Figure 1. Schematic illustration of the methodology used to calculate the contribution of foods distributed from Centralized Suppliers in the diet (% of recommended intake).
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Figure 2. Contribution of FEAD’s Centralized Suppliers toward achieving the recommended daily intake for the seven WHO food groups.
Figure 2. Contribution of FEAD’s Centralized Suppliers toward achieving the recommended daily intake for the seven WHO food groups.
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Figure 3. Contribution of FEAD’s Decentralized Suppliers toward achieving the recommended daily intake for the seven WHO food groups.
Figure 3. Contribution of FEAD’s Decentralized Suppliers toward achieving the recommended daily intake for the seven WHO food groups.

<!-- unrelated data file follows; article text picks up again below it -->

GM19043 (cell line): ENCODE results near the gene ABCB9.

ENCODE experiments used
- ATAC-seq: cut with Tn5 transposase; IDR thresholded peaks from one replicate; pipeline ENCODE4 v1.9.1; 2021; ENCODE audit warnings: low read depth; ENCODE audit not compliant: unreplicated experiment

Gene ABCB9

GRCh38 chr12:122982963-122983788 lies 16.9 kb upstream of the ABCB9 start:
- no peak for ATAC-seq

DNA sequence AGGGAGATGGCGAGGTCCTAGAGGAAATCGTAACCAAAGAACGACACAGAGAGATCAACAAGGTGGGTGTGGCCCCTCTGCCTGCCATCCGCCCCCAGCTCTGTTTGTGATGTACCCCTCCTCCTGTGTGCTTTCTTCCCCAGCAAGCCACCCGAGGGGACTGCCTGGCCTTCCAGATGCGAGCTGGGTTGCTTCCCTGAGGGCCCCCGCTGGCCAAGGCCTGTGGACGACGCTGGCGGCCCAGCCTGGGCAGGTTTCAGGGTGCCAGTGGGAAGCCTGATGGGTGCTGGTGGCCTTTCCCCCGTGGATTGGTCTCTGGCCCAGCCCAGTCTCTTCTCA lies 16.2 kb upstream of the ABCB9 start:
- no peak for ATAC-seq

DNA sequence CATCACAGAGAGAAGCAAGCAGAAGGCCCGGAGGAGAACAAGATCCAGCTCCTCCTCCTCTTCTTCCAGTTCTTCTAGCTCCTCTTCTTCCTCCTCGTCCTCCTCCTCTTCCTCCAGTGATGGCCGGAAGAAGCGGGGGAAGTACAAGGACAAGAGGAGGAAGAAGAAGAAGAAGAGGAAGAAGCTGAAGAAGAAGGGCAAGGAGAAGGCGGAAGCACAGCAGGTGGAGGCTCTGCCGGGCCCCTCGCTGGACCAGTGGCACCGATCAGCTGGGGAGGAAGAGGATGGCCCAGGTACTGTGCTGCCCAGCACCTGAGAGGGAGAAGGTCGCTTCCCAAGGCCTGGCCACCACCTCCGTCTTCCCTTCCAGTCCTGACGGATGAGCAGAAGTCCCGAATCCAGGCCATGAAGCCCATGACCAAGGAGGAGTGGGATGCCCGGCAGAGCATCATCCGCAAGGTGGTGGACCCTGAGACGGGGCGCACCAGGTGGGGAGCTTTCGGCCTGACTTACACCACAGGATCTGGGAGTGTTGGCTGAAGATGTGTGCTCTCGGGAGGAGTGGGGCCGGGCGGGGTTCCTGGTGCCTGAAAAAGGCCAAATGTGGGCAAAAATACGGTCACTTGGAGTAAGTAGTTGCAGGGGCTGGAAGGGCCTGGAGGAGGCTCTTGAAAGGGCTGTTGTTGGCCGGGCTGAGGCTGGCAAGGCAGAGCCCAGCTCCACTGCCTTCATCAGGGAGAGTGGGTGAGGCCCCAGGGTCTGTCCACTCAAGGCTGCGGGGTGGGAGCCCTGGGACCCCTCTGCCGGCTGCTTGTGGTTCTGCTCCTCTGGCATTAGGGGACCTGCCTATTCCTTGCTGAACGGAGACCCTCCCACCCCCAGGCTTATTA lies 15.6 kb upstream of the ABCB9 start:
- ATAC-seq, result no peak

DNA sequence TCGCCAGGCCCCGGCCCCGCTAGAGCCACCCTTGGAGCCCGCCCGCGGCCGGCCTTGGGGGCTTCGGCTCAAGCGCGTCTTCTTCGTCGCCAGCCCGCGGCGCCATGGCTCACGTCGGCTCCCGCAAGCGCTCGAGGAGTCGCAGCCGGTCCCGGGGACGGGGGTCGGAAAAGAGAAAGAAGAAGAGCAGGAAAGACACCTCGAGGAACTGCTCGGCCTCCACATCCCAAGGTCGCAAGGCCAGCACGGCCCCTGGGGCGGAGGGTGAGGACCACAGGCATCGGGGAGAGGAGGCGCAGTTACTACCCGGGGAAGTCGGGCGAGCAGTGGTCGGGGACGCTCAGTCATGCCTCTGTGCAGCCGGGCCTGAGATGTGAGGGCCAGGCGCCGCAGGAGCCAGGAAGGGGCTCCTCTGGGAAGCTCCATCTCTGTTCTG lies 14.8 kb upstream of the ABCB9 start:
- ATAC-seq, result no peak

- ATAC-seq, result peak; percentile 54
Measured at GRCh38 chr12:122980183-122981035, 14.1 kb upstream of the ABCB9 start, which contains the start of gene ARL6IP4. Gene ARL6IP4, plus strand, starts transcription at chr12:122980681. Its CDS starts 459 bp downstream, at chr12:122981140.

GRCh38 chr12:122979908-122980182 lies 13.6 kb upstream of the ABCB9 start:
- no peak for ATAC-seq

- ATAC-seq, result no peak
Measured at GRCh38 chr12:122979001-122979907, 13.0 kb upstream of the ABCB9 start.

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Figure 4. (a) Participant-declared satisfaction by the taste, quality, shelf life, variety, and other visual aspects of the FEAD provided food items, (b) Participant-declared impact of FEAD on improvement in the feeling of anxiety and security, and impact on household income after FEAD enrollment.
Figure 4. (a) Participant-declared satisfaction by the taste, quality, shelf life, variety, and other visual aspects of the FEAD provided food items, (b) Participant-declared impact of FEAD on improvement in the feeling of anxiety and security, and impact on household income after FEAD enrollment.